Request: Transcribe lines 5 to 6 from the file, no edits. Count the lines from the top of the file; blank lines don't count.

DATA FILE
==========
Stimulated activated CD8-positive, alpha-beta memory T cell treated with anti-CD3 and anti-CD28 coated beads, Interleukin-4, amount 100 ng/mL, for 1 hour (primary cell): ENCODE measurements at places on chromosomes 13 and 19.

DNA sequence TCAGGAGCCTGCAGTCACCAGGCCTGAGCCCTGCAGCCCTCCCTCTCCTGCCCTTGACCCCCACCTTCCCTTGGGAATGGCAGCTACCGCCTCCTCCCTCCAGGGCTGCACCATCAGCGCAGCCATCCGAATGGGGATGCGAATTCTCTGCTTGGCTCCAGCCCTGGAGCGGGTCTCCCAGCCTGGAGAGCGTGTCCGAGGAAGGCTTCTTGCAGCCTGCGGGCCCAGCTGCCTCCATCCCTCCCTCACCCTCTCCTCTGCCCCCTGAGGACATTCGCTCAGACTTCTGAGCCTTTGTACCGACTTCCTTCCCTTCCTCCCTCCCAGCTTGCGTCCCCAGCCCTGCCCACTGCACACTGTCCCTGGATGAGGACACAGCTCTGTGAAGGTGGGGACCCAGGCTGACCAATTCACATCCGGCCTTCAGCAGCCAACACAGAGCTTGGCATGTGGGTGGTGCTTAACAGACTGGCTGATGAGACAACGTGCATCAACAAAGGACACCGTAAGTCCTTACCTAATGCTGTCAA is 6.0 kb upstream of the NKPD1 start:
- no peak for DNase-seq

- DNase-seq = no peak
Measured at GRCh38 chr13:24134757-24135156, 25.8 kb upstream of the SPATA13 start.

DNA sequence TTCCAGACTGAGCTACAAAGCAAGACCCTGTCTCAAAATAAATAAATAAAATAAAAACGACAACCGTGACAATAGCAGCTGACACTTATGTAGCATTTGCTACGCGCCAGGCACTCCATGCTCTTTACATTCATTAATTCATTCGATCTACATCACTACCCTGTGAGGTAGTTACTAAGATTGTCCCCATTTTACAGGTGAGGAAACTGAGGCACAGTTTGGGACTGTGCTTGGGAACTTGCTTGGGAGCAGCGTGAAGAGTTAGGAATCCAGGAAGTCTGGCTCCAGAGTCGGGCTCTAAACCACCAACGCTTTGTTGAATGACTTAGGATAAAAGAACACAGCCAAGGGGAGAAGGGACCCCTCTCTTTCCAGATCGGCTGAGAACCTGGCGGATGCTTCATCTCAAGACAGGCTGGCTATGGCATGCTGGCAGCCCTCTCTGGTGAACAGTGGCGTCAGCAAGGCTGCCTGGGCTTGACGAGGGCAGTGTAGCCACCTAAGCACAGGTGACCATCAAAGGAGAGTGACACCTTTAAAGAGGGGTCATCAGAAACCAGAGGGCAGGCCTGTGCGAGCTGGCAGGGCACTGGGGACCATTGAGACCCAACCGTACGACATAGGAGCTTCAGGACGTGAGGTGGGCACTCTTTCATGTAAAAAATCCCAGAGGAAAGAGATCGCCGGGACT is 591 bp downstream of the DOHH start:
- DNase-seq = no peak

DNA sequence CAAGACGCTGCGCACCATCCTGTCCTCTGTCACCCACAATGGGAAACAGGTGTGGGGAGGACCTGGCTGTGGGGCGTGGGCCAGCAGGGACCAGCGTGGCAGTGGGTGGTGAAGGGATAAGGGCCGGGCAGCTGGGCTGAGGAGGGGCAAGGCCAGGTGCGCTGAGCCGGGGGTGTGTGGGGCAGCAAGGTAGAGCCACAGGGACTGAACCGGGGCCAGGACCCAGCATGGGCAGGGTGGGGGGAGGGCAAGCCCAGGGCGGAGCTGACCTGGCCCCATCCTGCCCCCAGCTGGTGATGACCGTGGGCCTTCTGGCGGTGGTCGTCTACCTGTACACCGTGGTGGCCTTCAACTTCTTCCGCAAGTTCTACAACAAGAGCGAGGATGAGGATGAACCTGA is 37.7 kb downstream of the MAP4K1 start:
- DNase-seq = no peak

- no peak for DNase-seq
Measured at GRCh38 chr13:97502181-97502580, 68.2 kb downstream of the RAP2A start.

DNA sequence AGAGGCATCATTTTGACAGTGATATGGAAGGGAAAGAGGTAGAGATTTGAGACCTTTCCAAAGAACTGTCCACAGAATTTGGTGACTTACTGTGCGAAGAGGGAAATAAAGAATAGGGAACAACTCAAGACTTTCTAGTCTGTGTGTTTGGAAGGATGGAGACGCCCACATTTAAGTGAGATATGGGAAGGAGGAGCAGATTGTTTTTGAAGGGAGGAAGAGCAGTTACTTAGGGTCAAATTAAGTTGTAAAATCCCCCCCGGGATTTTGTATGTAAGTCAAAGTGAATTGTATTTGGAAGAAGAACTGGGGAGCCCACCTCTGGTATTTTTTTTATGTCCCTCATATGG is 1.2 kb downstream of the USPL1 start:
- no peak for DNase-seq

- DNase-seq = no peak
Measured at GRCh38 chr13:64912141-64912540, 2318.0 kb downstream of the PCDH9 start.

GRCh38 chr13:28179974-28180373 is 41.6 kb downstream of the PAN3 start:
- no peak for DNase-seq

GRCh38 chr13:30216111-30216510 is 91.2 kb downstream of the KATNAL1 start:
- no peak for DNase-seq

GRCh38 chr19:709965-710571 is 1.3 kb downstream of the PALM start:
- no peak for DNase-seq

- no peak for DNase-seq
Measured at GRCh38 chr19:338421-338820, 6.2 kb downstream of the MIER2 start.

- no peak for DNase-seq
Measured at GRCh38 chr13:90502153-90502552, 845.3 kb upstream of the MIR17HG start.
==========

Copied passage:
Measured at GRCh38 chr13:24134757-24135156, 25.8 kb upstream of the SPATA13 start.

DNA sequence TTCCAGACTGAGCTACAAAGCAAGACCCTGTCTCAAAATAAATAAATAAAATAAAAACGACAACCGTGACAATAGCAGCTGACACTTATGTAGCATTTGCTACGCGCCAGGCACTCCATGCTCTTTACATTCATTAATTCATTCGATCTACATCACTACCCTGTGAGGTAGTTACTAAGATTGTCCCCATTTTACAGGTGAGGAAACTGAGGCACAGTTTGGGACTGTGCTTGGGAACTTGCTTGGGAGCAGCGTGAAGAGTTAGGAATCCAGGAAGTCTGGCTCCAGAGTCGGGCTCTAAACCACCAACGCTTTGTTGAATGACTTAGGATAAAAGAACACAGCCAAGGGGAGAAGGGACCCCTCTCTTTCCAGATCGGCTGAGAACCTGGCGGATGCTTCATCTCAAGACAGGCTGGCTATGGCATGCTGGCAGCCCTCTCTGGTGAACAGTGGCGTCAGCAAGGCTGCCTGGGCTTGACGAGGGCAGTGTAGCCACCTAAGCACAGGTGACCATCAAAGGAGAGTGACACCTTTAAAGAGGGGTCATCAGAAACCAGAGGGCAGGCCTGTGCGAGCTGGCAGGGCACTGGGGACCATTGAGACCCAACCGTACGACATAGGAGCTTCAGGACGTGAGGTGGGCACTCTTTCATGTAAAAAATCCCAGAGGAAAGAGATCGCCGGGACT is 591 bp downstream of the DOHH start: